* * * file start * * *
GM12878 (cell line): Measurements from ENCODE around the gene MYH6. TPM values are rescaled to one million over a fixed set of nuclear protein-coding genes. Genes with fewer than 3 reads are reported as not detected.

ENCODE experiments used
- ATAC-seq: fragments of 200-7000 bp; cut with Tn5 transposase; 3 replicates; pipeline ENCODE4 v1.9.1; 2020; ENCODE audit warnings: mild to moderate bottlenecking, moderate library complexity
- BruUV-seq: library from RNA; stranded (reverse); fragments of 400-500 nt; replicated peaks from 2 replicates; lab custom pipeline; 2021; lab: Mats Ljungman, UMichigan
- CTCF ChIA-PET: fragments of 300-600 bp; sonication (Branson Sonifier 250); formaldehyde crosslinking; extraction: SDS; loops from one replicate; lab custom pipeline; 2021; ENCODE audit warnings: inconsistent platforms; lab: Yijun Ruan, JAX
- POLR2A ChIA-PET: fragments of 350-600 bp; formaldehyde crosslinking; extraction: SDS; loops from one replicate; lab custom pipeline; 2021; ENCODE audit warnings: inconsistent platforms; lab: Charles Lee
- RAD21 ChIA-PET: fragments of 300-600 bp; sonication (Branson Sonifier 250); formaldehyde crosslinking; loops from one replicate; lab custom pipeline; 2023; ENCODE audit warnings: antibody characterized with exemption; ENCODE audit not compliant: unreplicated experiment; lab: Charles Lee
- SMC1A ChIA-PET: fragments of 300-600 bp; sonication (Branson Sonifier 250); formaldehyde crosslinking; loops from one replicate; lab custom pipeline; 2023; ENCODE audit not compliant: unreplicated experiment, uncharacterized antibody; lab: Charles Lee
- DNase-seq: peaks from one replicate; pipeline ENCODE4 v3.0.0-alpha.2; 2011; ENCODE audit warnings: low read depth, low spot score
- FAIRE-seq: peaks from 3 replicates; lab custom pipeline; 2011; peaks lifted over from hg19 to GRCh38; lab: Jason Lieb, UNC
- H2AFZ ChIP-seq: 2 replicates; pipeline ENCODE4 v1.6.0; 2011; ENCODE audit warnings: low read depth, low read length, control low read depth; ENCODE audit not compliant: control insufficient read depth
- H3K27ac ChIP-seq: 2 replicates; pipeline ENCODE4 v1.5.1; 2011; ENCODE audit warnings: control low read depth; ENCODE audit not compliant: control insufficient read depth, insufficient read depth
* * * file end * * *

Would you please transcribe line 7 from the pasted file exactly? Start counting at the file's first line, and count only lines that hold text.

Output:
- RAD21 ChIA-PET: fragments of 300-600 bp; sonication (Branson Sonifier 250); formaldehyde crosslinking; loops from one replicate; lab custom pipeline; 2023; ENCODE audit warnings: antibody characterized with exemption; ENCODE audit not compliant: unreplicated experiment; lab: Charles Lee